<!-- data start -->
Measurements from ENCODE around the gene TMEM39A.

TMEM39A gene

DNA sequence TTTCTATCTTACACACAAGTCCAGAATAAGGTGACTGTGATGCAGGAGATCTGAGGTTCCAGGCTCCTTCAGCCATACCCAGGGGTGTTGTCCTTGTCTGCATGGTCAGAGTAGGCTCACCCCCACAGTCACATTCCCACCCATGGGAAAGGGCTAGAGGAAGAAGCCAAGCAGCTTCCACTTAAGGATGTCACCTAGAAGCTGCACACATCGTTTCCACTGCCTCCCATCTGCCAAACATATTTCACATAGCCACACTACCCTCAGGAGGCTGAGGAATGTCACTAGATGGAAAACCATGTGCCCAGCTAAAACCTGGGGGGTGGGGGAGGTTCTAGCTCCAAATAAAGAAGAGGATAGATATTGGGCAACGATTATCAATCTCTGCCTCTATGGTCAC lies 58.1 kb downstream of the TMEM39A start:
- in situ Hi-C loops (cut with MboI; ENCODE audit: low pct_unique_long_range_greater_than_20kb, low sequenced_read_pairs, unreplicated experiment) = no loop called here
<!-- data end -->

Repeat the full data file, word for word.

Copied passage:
Measurements from ENCODE around the gene TMEM39A.

TMEM39A gene

DNA sequence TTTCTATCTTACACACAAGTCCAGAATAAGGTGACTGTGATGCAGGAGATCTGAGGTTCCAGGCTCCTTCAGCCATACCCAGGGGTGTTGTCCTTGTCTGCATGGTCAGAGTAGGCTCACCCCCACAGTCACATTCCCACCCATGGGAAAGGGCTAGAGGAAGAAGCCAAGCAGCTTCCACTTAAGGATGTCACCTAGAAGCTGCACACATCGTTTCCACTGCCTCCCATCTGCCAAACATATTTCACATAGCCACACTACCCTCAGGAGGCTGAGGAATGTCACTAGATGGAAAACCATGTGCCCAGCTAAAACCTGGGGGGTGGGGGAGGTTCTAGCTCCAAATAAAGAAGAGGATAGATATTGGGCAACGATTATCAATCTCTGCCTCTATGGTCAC lies 58.1 kb downstream of the TMEM39A start:
- in situ Hi-C loops (cut with MboI; ENCODE audit: low pct_unique_long_range_greater_than_20kb, low sequenced_read_pairs, unreplicated experiment) = no loop called here